Summit

Students looking to enter the workforce following high school can get exposed to industries like small engine repair with a maritime focus.

CENTREVILLE — The Queen Anne’s County Chamber of Commerce and county commissioners are only weeks away from the Project Bright Future Summit at Chesapeake College on Wednesday, Sept. 25.

The meeting will take place from 6 to 8 p.m. and will include representatives from Queen Anne’s, Talbot, Kent, Caroline, and Dorchester counties all discussing the various ways businesses and educators can collaborate to bolster the workforce for emerging industries on the Eastern Shore.

The event is free to the public and will allow visitors to learn about career opportunities through programs such as youth apprenticeships, dual enrollment, and participation in career technology education.

“Workforce has become a huge issue for anyone in business and one of the links missing is our educators,” said Linda Friday, president of the Queen Anne’s County Chamber of Commerce. “I reached out to Dr. Andrea Kane, the superintendent of Queen Anne’s County Schools, and asked if we could invite them to meet the business community.”

The summit, taking place at the Todd Performing Arts Center, is another of many initiatives started by the Queen Anne’s County Chamber of Commerce to grow the business sector for residents. The current business portfolio boasts a high number of manufacturing jobs.

Tours of the such businesses starting in 2018 were taken by members of the Queen Anne’s County Board of Education, county commissioners, and state dignitaries to get a better concept of the employee of the future.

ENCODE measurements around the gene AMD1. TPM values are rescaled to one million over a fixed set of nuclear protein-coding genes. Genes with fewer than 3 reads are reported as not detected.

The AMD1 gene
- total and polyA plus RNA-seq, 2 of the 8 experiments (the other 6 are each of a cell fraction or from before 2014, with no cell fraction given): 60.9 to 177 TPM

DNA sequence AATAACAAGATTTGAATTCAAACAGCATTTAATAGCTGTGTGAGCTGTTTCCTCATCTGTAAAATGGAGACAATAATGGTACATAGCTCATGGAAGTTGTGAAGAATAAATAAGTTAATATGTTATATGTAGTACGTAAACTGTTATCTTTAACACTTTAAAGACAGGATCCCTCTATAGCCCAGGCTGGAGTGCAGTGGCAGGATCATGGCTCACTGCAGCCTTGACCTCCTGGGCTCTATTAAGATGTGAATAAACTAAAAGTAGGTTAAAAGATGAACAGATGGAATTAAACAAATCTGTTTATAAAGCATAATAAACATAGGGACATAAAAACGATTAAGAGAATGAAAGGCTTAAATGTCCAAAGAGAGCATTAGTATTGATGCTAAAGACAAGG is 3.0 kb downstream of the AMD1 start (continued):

Among the goals of the summit is to identify how institutions of learning can teach technical and manufacturing skills to students not looking to a traditional college degree.

According to Queen Anne’s County Economic Development data, private sector industries generate $1.2 billion in economic output.

“Making sure you have basic skills, like showing up for work on time and ready to deal with the public, is so important. These are skills being taught right now at Chesapeake College for small engine repair and the welding program,” Friday said.

To continue the trend, the county has implemented a number of incentives to encourage entrepreneurs to start or invest in the growth of their businesses. That includes integrating a workforce already equipped with a base skill set that allows companies to thrive.

The Economic Development Incentive Fund is available to individuals and businesses interested in starting a new business, expanding an existing business, or relocating operations to Queen Anne’s County.

Strong consideration is given to those businesses that fall within the industries of advanced manufacturing, agriculture and seafood, technology, hospitality, and tourism. The county’s workforce of over 26,000 is the largest on the Eastern Shore, according to Queen Anne’s County Economic Development office, and has a labor participation rate of 68.4 percent, which ranks among the top half of Maryland’s counties.

“I want our students to know there are opportunities out there in whatever industry they like, and they don’t have to go into debt to do it. Our panel will focus on those opportunities so parents can hear that it’s fine if their children have chosen a path of career over college,” Friday said.

The Project Bright Future Summit looks to attract students and their families interested in careers via skilled trades and technology training.

Registration for the event is available at www.projectbrightfuturesummit.eventbrite.com. More information is available from the Queen Anne’s County Chamber of Commerce, call 410-643-8530.

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